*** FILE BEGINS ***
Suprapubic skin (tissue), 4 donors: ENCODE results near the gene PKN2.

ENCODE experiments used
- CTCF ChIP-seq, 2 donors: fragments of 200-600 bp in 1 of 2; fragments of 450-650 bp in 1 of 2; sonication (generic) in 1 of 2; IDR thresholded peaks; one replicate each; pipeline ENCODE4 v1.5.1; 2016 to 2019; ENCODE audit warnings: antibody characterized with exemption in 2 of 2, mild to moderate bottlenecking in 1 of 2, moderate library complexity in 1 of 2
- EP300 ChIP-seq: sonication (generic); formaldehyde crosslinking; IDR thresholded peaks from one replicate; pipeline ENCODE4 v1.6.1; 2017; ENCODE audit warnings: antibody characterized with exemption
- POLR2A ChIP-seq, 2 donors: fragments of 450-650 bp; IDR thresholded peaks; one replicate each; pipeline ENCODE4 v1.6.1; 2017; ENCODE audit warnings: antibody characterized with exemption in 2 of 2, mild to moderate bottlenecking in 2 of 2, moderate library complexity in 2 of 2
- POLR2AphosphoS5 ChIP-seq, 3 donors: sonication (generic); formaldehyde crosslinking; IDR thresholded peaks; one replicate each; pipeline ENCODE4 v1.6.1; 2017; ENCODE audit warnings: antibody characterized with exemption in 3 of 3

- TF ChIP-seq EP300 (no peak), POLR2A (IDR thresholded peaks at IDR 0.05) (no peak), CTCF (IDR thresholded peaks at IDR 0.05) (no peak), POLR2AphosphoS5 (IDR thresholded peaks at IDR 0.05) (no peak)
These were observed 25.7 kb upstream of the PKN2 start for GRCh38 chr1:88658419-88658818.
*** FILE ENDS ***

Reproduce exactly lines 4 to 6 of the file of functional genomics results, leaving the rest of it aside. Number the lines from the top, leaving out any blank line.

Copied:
- EP300 ChIP-seq: sonication (generic); formaldehyde crosslinking; IDR thresholded peaks from one replicate; pipeline ENCODE4 v1.6.1; 2017; ENCODE audit warnings: antibody characterized with exemption
- POLR2A ChIP-seq, 2 donors: fragments of 450-650 bp; IDR thresholded peaks; one replicate each; pipeline ENCODE4 v1.6.1; 2017; ENCODE audit warnings: antibody characterized with exemption in 2 of 2, mild to moderate bottlenecking in 2 of 2, moderate library complexity in 2 of 2
- POLR2AphosphoS5 ChIP-seq, 3 donors: sonication (generic); formaldehyde crosslinking; IDR thresholded peaks; one replicate each; pipeline ENCODE4 v1.6.1; 2017; ENCODE audit warnings: antibody characterized with exemption in 3 of 3